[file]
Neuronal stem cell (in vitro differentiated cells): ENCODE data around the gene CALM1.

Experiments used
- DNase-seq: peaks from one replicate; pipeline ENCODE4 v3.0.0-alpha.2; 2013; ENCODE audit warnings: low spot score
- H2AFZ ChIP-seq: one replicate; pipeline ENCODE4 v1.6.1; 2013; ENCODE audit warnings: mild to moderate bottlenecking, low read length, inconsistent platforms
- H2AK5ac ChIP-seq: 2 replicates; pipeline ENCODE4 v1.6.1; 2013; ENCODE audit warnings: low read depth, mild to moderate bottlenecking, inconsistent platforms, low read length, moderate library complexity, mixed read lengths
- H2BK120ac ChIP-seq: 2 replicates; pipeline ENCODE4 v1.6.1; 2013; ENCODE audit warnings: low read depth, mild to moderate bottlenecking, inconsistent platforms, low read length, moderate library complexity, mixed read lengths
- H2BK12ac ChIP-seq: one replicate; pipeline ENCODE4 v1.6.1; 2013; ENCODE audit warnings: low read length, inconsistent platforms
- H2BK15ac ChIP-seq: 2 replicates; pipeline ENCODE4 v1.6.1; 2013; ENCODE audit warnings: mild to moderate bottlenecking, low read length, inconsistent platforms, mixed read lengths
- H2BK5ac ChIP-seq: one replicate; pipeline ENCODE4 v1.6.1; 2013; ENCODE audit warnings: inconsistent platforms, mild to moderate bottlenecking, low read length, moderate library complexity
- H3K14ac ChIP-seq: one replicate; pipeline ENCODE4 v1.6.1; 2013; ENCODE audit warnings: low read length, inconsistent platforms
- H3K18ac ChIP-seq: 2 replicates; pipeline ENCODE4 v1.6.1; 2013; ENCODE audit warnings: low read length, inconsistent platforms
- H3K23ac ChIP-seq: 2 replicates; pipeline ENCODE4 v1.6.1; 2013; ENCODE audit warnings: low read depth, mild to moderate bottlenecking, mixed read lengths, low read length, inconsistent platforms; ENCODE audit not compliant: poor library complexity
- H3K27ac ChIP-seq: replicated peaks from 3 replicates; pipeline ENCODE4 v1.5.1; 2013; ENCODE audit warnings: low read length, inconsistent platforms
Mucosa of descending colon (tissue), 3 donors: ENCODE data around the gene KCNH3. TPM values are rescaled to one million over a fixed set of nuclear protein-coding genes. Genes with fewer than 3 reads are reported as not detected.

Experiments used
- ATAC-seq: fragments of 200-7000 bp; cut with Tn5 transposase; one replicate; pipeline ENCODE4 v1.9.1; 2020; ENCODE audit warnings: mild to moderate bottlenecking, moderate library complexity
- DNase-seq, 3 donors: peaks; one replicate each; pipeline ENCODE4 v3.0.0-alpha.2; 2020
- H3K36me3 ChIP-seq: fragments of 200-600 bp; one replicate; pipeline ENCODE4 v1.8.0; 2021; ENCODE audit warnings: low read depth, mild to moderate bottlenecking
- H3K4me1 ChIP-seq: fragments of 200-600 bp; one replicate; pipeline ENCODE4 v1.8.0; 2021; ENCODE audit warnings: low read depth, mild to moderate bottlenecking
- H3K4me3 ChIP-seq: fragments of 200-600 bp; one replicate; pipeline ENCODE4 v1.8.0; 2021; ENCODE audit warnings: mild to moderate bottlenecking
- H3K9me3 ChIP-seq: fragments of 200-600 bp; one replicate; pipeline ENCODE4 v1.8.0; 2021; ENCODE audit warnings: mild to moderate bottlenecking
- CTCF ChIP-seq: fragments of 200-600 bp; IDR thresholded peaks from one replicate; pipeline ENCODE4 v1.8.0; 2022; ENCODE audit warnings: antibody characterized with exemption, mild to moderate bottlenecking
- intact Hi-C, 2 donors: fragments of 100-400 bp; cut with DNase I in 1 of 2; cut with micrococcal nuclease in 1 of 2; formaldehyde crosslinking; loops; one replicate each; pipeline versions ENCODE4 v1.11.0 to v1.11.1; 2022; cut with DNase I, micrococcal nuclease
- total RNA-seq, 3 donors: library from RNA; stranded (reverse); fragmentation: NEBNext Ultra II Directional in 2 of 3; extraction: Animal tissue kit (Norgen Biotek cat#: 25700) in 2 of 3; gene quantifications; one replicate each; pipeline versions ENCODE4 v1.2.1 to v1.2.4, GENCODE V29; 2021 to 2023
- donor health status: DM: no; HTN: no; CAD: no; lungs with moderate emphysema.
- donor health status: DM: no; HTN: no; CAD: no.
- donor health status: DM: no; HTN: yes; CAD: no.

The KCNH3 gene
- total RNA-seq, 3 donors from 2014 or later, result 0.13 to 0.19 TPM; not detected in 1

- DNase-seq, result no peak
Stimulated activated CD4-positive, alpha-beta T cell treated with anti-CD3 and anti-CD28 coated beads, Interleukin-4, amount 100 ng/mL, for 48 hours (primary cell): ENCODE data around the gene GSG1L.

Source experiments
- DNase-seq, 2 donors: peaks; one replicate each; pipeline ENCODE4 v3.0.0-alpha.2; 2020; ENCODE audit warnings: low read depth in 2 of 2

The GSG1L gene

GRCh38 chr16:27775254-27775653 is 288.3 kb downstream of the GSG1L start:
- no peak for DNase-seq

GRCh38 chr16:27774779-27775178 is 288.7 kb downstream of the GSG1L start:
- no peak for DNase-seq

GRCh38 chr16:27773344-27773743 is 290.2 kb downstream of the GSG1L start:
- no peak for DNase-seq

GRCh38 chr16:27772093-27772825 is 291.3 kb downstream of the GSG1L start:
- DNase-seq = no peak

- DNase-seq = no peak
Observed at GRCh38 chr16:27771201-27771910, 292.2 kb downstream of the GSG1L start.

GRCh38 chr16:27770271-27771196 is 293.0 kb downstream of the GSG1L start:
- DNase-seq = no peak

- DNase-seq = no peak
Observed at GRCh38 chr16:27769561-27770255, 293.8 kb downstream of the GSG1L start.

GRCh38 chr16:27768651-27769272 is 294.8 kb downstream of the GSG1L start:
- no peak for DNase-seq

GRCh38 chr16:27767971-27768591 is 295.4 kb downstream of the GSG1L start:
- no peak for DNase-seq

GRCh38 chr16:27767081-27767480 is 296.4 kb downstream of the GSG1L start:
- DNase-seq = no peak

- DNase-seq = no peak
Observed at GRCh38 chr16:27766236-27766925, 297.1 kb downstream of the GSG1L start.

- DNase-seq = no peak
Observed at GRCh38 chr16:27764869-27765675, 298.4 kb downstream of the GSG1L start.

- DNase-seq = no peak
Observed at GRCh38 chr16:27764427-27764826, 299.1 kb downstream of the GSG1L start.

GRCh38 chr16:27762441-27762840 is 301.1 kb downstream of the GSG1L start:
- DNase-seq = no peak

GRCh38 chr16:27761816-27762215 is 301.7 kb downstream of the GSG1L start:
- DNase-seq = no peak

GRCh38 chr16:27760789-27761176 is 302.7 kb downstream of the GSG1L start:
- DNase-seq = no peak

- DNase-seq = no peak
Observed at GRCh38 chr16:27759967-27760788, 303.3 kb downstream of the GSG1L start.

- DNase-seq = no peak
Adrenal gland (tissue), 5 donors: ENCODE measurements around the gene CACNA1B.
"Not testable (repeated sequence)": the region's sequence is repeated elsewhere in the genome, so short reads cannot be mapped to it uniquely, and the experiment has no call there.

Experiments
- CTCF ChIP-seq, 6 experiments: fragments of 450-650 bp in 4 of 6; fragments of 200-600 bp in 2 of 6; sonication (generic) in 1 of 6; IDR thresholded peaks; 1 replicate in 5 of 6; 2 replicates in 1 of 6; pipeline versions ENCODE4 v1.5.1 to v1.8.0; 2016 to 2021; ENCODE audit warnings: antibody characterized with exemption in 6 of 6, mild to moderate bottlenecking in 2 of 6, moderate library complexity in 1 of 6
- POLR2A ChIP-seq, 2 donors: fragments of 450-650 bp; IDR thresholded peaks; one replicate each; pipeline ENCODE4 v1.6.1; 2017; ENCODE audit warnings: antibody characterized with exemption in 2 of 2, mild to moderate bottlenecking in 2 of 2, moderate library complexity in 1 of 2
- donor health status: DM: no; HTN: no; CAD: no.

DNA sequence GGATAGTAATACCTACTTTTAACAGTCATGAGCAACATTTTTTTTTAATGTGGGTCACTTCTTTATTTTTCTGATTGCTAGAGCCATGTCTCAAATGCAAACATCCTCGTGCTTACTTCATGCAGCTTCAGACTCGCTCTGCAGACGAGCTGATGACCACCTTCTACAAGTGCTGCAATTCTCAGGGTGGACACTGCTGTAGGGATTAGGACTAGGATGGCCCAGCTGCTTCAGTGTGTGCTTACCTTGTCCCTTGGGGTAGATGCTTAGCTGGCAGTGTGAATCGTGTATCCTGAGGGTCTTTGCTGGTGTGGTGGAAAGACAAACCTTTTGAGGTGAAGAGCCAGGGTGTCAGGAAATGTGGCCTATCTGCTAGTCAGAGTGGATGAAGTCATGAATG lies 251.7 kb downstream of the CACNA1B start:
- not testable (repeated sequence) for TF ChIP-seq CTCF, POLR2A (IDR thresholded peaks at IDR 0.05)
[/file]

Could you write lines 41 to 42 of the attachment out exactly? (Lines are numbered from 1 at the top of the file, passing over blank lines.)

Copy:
GRCh38 chr16:27772093-27772825 is 291.3 kb downstream of the GSG1L start:
- DNase-seq = no peak